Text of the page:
The Will-Inference


The mechanism of living seems to be based on the notion that what sentient beings do is due to an act of volition on the part of each such phenomenal object.

It is obvious, however, that they react rather than act, and that their living is conditioned by instinct, habit, fashion, and propaganda. Their way of life is primarily a series of reflexes, which leaves a limited scope for deliberate and considered action; that is, purposeful action which, superficially considered, might appear to be the result of volition, or what is called an act of will.

Nevertheless 'volition' is only an inference, for, search as we may, we can find no entity to exercise it. All we can find is an impulse which appears to be an expression of the notion of 'I'. It would seem to be unjustifiable to assume that such an impulse could be capable of affecting the inexorable chain of causation or, alternatively, the process of manifestation which produces apparent events, unless itself it were an element of one or of the other.



Volition, then, would seem to be an illusory inference, a mere demonstration on the part of an energised I-concept, resulting either in frustration or fulfilment and thereby being the source and explanation of the notion of karma. Sentient beings are entirely 'lived' as such, as has often been noted by philosophers and endorsed by metaphysicians, and the psycho-somatic phenomenon is inexorably subject to causation. That is why sentient beings as such, as the Buddha is credited with stating and re-stating in the Diamond Sutra, are not as entities. That, also, is why, since as phenomena thay are not, noumenally - though they cannot be as entities or as anything objective - nevertheless, they are as noumenon.

And noumenon, by definition being integrally devoid of any trace-element of objectivity, is not, cannot be, in any sense whatever - since all forms of being must necessarily be objective. Here language fails us and must be left behind like the raft that has carried us across the river. All we can say is something such as 'this, which is all that sentient beings are, itself is not'.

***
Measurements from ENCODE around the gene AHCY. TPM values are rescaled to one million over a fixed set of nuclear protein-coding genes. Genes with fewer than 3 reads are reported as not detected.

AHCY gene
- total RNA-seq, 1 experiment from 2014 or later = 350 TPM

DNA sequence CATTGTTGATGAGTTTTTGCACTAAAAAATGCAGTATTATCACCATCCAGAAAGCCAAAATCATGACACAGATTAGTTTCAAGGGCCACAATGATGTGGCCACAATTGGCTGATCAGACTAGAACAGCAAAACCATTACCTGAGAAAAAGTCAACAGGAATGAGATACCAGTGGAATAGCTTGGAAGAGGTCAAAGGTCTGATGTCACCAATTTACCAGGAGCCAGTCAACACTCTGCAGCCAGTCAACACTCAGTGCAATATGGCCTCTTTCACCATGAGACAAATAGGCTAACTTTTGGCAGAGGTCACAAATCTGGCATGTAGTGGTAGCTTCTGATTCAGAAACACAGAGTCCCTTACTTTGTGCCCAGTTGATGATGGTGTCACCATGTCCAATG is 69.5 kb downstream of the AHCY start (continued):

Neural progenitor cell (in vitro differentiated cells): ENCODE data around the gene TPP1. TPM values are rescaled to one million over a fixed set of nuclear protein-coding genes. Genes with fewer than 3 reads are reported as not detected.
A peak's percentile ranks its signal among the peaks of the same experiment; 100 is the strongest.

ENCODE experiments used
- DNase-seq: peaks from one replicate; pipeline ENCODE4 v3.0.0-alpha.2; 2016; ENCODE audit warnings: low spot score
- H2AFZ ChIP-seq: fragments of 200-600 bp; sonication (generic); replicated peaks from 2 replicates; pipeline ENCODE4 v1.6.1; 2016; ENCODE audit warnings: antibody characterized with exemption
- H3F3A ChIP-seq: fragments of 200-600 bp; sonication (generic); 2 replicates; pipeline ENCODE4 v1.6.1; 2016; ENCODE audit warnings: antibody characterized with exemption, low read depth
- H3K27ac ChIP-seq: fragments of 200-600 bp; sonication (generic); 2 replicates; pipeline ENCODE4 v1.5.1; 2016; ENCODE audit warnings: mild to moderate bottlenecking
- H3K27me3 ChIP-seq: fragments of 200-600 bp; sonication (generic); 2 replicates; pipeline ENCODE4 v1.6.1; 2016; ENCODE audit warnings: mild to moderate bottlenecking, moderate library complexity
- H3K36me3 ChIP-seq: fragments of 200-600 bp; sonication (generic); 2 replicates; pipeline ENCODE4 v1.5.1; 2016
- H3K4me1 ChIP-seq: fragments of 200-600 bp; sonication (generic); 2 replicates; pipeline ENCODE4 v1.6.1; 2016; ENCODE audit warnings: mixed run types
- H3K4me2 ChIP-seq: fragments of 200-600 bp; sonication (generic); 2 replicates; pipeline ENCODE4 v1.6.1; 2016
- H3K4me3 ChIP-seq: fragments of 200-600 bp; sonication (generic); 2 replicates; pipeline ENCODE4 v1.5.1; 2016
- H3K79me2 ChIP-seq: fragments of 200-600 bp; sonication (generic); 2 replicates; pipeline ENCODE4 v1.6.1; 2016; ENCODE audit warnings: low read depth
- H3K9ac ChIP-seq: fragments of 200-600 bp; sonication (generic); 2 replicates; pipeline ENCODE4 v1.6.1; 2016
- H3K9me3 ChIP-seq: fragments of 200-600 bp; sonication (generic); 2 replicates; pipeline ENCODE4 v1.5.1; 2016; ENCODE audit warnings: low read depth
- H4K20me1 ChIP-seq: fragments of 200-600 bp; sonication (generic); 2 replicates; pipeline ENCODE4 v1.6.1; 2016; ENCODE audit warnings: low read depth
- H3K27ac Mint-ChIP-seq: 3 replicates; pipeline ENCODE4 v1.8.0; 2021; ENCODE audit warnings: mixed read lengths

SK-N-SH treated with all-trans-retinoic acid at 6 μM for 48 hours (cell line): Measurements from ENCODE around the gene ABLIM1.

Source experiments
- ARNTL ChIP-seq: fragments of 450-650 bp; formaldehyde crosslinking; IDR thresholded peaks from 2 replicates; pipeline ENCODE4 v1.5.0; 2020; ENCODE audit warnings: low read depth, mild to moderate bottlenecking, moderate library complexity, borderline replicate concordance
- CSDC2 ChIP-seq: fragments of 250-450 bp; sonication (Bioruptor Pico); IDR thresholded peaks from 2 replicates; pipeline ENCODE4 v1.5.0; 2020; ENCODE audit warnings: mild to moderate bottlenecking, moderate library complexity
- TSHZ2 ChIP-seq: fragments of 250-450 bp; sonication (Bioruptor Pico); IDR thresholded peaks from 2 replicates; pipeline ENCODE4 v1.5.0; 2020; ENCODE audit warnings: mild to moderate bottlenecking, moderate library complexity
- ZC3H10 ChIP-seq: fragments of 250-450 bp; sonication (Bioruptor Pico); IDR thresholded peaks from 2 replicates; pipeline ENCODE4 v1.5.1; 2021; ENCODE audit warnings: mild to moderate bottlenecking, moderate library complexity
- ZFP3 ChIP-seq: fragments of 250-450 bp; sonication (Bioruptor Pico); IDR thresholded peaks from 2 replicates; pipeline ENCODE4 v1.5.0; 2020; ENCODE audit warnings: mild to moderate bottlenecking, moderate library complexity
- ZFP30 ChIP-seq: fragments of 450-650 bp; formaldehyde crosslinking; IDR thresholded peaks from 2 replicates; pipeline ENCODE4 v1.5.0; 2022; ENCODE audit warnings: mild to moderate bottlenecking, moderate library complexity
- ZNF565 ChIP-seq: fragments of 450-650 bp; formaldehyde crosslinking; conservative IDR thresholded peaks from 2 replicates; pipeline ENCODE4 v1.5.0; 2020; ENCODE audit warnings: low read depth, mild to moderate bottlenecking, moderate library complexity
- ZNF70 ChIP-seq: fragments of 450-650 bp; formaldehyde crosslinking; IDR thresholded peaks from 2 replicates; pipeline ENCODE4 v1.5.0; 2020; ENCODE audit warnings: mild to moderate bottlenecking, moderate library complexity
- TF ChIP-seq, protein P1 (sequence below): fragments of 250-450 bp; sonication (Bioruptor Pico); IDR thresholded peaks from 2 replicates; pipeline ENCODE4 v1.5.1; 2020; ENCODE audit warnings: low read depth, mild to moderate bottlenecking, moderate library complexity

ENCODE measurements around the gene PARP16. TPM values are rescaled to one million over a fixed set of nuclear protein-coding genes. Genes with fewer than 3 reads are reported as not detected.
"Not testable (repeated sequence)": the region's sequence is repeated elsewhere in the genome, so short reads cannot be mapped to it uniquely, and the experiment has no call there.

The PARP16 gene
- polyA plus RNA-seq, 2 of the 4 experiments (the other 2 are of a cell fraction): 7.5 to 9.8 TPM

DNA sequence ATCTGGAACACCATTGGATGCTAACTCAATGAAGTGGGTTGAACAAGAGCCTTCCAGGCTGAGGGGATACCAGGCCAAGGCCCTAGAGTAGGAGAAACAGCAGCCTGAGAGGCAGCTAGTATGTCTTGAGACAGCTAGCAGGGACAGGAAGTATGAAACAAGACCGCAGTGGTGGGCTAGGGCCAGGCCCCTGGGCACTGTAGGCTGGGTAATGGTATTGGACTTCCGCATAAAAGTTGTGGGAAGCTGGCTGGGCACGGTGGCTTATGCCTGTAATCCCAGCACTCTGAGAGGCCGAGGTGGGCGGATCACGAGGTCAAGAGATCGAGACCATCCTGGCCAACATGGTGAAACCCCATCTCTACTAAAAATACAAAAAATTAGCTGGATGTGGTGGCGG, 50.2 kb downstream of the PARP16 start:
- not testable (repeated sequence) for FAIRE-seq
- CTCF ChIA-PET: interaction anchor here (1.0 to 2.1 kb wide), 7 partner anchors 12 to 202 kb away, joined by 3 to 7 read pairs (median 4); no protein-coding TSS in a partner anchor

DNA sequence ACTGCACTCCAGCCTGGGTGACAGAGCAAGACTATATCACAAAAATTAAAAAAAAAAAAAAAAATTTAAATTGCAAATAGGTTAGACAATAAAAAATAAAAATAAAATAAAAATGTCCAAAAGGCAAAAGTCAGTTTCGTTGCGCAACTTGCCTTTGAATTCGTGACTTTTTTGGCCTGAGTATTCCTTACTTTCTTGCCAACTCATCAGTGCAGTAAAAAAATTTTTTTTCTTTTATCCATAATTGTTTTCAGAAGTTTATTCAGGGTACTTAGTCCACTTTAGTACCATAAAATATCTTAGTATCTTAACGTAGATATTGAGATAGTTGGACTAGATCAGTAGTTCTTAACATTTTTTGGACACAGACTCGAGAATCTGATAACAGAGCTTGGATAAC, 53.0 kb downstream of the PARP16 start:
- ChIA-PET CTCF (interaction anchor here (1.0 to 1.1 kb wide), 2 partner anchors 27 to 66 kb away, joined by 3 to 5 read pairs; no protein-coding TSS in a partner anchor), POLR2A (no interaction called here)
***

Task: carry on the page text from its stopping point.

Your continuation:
If this is not understood it will appear unsatisfying but, if understood, it will appear luminous and revelatory, and for the obvious reason that the understanding is 'itself' this noumenon which we are.

But here the eternal reminder is necessary: phenomena which, as the term asserts, we appear to be, are nothing but noumenon, and noumenon, which is all that we are, though as such itself is not, is as phenomena (as its appearance).

'Volition', therefore, though it is not - is only an appearance phenomenally - is noumenally and may be regarded as an objectivisation of noumenality. As such we know it as buddhi or prajna, as intuitional inseeing and, knowing it, it is ourselves, all that we are, which - in the knowing of it - we are knowing, for this which we are is this knowing of it.

All very simple, evidently, until you try to objectify it in words.


Definition of Volition

Perhaps the question of volition may be most readily understood just by asking who there is to exercise volition and who there is to experience the results of it.

Phenomenally there is an apparent cause, which can be called ego-volition, and a psychic effect, which may be fulfilment or which may be frustration.

The effect of conditioned 'volition' is the result of causes of which the volition is a mediate effect-cause, and an apparent psycho-somatic apparatus experiences that effect.

And as regards that 'volition' which is non-volition, wu wei or bodhi, the ultimate effect is integration.

In order that there might be volition and the result of volition there would need to be an entity to exercise the one and to suffer the other. If it is found that there are no such entities then no such thing as volition can exist other than as a concept.

Noumenally there is no volition - because there is no I.
Phenomenally spontaneity alone is non-volitional.

But by understanding what volition is not, the way may be found to be open whereby that 'volition' which is non-volition may liberate us, as apparent objects, from the bondage which is due to that identification with an objectivisation, which we have never been, are not, and never could be.



Living non-volitionally is a contradiction in terms (unless it implies being 'lived').

Not reacting to events as a result of understanding this is living non-volitionally (or being 'lived').

Intellectual understanding is a conditioned cause. Intuitional understanding might be a non-mediate cause.

For cause and effect are divided in Time, but Intemporally they are one.

(© HKU Press, 1965)

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